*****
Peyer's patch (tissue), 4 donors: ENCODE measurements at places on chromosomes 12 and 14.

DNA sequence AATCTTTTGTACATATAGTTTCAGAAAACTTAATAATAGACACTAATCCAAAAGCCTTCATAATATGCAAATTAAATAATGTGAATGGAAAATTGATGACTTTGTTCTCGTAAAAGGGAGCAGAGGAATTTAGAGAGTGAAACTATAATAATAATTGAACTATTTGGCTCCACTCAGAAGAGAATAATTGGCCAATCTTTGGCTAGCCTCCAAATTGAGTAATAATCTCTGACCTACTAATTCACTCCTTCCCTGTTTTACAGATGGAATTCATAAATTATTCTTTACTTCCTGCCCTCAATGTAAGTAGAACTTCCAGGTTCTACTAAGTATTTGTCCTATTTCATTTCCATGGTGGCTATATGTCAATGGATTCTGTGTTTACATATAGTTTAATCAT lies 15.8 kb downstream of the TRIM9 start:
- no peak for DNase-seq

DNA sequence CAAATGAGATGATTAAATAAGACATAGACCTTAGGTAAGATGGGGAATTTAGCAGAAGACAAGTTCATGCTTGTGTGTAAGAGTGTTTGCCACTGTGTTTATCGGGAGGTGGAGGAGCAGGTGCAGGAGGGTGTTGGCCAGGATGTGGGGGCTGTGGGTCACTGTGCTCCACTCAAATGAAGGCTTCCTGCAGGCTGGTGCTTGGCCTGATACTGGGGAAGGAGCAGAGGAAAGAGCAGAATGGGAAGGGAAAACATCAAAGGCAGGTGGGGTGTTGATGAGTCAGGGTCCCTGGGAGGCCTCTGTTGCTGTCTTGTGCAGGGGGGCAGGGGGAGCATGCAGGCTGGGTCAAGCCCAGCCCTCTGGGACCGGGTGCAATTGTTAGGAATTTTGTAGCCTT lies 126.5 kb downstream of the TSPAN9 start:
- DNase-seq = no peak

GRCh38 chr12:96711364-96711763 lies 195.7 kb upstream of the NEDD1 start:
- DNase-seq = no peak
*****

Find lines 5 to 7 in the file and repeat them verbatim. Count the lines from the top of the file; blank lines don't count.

- DNase-seq = no peak

GRCh38 chr12:96711364-96711763 lies 195.7 kb upstream of the NEDD1 start:
- DNase-seq = no peak